In recoil operation, the recoil spring holds the barrel in place in the frame, and the barrel is mechanically locked to the slide. The recoil spring also returns the slide and barrel back to the firing position after recoil. That’s all it has to do. When the gun fires, for a brief time afterwards high pressure forces the cartridge case to expand against the chamber wall, locking it to the chamber. Since the pistol’s barrel is locked to the slide, the whole combo moves backward (recoils) together, compressing the recoil spring, for a short time until the barrel is mechanically separated from the slide during further rearward movement. The slide pulls the cartridge case from the chamber as it continues to the rear while the barrel drops down into the receiver. The compressed recoil spring then returns everything back to its original position.
In a blowback action, the recoil spring forces the slide forward into strong contact with the barrel, which is fixed to the frame and does not move; the barrel is not mechanically locked to the slide. During firing, the recoil spring must be strong enough to hold the breech face (part of the slide) firmly against the chamber opening (breech) long enough for the cartridge case to remain where it is until high gas pressure pins the case against the chamber wall.
That’s why simple blowback pistols are so hard to rack – you are fighting a very strong recoil spring, much stronger than one in the same caliber recoil-operated action. When the cartridge fires, everything remains in place for a moment, but the rearward pressure on the inside of the cartridge case forces the case back against the breech face and pushes the slide backwards against the recoil spring, compressing it as the slide begins to move.
Here’s where the CCP’s gas delay comes into action. As with other blowback pistols, the CCP M2 barrel is fixed to the frame and does not move. Different from simple blowback designs, however, a gas port in the barrel just ahead of the chamber siphons off high-pressure gas after the bullet travels past it. The gas goes into a cavity below the chamber that encloses the back end of a piston connected to the slide, causing the piston to push forward against the slide, thereby helping hold the breech face against the breech. Therefore, since the recoil spring has help keeping the chamber closed, it doesn’t have to be as stout as with a simple system. Once the bullet escapes the barrel, the gas pressure drops, and the slide recoils away from the barrel. As the slide moves rearward, it extracts the spent cartridge case from the barrel and compresses the recoil spring. The compressed recoil spring then returns the slide back to its original position.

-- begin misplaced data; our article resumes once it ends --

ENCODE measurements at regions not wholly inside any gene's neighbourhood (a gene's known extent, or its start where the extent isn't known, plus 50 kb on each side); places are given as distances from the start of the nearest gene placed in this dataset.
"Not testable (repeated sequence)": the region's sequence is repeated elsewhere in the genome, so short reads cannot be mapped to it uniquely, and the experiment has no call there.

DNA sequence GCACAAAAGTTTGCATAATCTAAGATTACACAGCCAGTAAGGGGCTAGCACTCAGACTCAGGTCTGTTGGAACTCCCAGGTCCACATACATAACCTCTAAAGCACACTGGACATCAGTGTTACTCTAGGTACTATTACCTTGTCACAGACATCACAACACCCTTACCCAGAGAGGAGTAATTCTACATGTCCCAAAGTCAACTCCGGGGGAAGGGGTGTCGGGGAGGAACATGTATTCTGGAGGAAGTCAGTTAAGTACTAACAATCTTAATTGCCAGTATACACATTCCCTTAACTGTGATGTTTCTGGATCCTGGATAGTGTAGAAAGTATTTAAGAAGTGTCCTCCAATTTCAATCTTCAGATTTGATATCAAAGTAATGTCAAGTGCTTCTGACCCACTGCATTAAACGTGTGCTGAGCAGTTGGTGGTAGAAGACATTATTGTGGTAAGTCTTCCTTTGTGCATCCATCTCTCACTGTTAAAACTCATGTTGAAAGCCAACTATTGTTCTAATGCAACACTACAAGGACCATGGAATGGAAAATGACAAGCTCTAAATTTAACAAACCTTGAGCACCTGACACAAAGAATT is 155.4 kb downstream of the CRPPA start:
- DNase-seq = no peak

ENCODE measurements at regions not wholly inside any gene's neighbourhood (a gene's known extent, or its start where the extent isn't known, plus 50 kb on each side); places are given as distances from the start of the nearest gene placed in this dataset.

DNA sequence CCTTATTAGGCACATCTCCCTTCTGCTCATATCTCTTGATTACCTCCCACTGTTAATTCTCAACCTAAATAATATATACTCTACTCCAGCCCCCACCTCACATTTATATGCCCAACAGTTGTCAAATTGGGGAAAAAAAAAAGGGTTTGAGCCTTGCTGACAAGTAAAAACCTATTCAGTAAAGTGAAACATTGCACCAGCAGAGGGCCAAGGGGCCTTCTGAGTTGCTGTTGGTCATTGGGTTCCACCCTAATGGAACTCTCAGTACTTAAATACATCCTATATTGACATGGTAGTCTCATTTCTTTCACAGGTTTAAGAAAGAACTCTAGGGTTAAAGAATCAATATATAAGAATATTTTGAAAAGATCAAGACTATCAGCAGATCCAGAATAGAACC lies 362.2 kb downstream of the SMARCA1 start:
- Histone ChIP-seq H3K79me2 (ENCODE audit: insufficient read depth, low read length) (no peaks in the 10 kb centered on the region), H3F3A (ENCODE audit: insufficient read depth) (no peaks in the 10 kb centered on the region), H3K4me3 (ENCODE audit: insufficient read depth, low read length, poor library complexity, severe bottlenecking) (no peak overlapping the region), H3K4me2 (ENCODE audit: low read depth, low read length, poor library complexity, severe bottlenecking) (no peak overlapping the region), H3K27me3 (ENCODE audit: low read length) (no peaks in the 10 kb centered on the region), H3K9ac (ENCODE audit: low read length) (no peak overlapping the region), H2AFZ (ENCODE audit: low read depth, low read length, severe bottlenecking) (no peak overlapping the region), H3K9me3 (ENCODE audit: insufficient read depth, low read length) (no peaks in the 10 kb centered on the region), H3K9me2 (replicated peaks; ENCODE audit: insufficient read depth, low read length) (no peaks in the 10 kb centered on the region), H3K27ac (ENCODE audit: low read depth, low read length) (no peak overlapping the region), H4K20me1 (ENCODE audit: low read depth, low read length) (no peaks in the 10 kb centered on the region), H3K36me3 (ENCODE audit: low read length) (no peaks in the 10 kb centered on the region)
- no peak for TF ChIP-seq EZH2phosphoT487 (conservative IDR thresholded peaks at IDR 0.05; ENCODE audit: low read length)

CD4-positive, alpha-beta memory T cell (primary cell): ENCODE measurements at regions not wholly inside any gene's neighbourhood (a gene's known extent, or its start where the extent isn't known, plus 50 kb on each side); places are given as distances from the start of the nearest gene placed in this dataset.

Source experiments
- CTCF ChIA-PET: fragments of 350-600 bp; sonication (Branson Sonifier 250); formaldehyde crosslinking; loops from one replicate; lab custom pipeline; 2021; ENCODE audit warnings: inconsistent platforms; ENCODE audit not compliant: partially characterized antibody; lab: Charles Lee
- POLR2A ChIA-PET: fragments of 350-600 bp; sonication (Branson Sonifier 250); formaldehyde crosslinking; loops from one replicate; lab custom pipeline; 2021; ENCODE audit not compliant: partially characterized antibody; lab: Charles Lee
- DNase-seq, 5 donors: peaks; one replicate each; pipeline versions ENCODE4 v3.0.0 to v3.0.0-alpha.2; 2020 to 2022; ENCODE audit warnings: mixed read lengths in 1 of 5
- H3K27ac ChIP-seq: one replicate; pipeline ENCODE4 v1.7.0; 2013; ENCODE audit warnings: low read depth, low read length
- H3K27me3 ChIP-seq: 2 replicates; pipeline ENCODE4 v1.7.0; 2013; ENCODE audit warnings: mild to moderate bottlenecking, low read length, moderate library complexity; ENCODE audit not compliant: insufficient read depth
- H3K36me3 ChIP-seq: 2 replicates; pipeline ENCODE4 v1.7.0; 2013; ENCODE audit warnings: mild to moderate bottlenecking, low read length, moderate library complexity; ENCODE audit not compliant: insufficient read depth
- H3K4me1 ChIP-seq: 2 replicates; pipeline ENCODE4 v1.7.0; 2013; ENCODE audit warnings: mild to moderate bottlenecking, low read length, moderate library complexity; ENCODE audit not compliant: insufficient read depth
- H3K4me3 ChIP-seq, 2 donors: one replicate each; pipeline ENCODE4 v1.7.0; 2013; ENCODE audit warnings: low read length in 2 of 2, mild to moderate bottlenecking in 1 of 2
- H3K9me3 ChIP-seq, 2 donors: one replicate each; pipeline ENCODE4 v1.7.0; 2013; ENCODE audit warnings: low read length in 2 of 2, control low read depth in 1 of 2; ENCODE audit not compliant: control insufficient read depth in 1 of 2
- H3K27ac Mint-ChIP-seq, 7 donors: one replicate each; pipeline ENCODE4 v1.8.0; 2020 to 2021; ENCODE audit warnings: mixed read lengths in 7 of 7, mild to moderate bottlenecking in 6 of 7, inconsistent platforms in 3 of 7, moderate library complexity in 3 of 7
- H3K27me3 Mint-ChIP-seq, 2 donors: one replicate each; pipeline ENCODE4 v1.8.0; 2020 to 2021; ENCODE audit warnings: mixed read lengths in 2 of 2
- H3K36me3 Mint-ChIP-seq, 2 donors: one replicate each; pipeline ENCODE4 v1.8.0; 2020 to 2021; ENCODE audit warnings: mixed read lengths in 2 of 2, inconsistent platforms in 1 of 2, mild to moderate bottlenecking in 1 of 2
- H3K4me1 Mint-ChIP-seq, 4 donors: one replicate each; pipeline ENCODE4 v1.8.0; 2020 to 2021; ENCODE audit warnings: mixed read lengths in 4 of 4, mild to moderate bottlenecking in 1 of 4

Voila – because of the “gas assist,” the recoil spring doesn’t have to be as stiff as with a straight blowback action, making the slide easier to rack. It also reduces the felt recoil since more recoil energy is consumed operating the action than with either a straight blowback or recoil action of a similar size and caliber. Reduced felt recoil makes it faster to get back on target, since the gun will not move as much during each shot.
For accuracy testing, I set up the gun at 7 yards on a rest for testing with 5 groups of 5 rounds per type of ammo – measuring from the centers of the farthest shots per group and then, taking the average in inches.
Federal American Eagle FMJ, 95 grain: largest group – 1.25; smallest group .75; average – 1.1.
Aguila FMJ, 95 grain: largest group – 1.5; smallest group 1.0; average – 1.3.
Hornady American Gunner HP, 90 grain: largest group – 1.5; smallest group.75; average – 1.2.
Cost is $469 for either the black or stainless model.
Are you wondering what in the wide world of firearms ownership to do when you get that gun? Check out this post, written by me, that will walk you through the process of getting to know what’s going on with that new firearm.
Publisher/Editor Barbara Baird is a freelance writer in hunting, shooting and outdoor markets. She is a contributing editor at "SHOT Business," and her bylines are found at several top hunting and shooting publications. She also is a travel writer, and you can follow her at https://www.ozarkian.com. View all posts by Barbara Baird